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The use of independently sourced data with OS data

Put simply, we don’t claim intellectual property rights in data that has been created independently of Ordnance Survey data and then used with it.

In practice this means that:

  • If data is created by means of an independent survey and then displayed with an Ordnance Survey mapping backdrop, we claim no ownership of that data. It is not, therefore, subject to any of our licensing terms.
  • If data is created as described above and then overlaid onto Ordnance Survey licensed data for the purpose of verification, we claim no ownership of that data unless features are repositioned as a result. If a feature is repositioned, then our IPR will be present in it. In these circumstances the data will be subject to the licensing terms applicable to the Ordnance Survey source data used.
  • If additional independently sourced descriptive information or atribution is attached to Ordnance Survey licensed data, we claim no ownership of that additional information. It is not, therefore, subject to any Ordnance Survey licensing terms.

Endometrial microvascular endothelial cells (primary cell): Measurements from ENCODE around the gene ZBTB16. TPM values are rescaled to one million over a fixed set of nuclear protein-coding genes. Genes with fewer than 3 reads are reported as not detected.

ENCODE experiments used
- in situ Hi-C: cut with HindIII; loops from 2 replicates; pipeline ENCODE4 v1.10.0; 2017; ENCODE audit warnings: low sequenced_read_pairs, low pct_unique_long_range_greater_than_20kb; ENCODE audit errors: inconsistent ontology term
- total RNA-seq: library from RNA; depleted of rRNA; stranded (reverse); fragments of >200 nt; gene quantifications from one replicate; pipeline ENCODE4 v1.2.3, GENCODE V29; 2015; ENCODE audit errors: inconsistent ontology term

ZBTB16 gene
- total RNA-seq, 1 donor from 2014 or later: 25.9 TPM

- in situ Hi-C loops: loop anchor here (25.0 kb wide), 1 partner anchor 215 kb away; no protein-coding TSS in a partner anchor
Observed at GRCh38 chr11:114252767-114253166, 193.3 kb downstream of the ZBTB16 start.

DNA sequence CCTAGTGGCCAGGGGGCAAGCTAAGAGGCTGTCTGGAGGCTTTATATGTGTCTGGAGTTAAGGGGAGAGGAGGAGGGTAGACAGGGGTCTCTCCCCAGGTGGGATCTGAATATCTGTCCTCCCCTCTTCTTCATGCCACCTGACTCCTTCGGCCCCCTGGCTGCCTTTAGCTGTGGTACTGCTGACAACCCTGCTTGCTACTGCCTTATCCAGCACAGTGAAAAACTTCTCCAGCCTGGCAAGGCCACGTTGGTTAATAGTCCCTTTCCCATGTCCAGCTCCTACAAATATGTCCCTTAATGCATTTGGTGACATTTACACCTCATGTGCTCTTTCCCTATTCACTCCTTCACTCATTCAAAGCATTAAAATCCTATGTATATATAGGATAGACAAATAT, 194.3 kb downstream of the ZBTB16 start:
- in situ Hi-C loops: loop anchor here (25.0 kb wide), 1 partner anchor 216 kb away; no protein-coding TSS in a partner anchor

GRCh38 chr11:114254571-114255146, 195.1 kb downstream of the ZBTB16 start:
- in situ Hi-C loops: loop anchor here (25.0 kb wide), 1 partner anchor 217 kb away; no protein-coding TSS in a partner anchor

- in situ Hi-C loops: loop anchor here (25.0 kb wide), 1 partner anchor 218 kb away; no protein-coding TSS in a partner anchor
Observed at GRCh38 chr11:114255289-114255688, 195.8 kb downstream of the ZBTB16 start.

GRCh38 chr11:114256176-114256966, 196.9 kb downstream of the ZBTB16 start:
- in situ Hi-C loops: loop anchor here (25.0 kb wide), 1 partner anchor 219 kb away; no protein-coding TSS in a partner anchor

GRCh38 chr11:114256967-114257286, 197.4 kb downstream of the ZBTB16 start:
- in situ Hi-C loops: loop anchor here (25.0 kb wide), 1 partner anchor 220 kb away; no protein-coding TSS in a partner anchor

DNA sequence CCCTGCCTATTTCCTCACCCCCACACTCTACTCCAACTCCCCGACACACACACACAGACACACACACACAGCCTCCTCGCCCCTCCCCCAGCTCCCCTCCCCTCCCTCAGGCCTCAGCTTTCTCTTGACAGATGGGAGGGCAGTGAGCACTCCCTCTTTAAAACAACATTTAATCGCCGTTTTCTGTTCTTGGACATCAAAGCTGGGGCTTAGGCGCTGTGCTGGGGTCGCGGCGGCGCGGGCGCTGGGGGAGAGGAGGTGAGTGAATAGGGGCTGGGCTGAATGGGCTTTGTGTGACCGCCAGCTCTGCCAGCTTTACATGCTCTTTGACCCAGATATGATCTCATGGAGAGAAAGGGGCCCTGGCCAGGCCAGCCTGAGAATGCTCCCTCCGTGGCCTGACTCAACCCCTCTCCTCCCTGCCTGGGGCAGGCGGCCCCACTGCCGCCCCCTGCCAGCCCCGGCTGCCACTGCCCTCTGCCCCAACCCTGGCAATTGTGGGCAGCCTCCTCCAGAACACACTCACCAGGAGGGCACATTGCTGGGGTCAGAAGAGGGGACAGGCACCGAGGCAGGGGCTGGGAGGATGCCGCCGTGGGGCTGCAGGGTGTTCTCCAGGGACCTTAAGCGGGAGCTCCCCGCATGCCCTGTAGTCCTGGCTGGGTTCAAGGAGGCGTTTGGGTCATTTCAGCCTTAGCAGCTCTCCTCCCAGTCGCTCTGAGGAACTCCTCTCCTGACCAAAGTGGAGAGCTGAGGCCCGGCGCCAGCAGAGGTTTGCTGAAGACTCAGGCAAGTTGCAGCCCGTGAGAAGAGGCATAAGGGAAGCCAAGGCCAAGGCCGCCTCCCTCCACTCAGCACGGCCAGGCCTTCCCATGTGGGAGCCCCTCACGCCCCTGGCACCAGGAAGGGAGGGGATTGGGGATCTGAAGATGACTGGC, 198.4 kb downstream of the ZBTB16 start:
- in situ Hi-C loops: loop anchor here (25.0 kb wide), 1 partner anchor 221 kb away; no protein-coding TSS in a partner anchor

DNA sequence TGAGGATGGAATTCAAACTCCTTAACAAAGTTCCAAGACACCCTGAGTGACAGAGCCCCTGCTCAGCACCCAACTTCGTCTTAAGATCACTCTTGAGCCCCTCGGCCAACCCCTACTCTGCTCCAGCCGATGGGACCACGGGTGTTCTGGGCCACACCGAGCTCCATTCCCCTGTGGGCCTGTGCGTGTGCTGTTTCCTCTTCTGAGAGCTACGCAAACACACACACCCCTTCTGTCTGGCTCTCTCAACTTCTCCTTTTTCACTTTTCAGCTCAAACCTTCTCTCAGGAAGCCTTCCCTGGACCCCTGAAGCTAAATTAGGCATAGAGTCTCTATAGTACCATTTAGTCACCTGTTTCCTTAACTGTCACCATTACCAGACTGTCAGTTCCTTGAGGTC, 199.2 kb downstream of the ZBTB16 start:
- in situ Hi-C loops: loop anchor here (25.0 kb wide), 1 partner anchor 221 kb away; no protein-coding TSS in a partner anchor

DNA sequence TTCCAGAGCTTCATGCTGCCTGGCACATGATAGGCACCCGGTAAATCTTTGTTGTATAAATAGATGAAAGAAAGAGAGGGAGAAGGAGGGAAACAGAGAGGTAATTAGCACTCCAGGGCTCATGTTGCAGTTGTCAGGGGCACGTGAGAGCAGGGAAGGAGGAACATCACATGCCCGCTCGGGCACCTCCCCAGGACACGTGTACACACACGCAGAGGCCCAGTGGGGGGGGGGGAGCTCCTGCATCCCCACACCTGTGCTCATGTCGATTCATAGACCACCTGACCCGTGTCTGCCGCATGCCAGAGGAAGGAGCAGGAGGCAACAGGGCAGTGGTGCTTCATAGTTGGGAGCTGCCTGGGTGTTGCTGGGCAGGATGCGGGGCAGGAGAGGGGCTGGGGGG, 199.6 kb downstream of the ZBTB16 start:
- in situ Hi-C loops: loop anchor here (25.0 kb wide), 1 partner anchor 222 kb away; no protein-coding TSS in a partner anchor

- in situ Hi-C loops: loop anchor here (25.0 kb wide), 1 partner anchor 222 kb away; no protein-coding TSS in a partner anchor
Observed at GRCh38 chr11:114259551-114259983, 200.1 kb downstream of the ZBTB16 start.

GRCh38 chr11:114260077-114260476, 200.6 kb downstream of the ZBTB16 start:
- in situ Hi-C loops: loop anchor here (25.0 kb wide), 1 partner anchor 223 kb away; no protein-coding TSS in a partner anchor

Examples of independently sourced data

Mapping fire hydrants

Karen works for a fire and rescue service. In the event of an emergency they need to know the location of every fire hydrant in the affected area. So they collect this information using GPS technology and its part of Karen’s job to make sure she keeps these records up to date in OS MasterMap Topography Layer.

GIS mock-up

Because the fire service has created the hydrant information themselves from their own surveys, it belongs to them, and Ordnance Survey would claim no IPR in it. While OS MasterMap Topography Layer is subject to a licence, the fire service would be free to use the hydrant information in any way, even if that licence was to end.

Data used: OS MasterMap Topography Layer

Adding bus stops

John works for a Scottish city council and wants to display the location of bus shelters and tourist facilities on the council’s website. He and his team have spent some time determining where these features are by using a GPS device. They have then overlaid their positions on licensed Ordnance Survey data. The data he and his team are adding is independently sourced and doesn’t represent any features or points in the licensed data.

GIS mock-up

This additional information, therefore, belongs entirely to the council and they can use it however they like.

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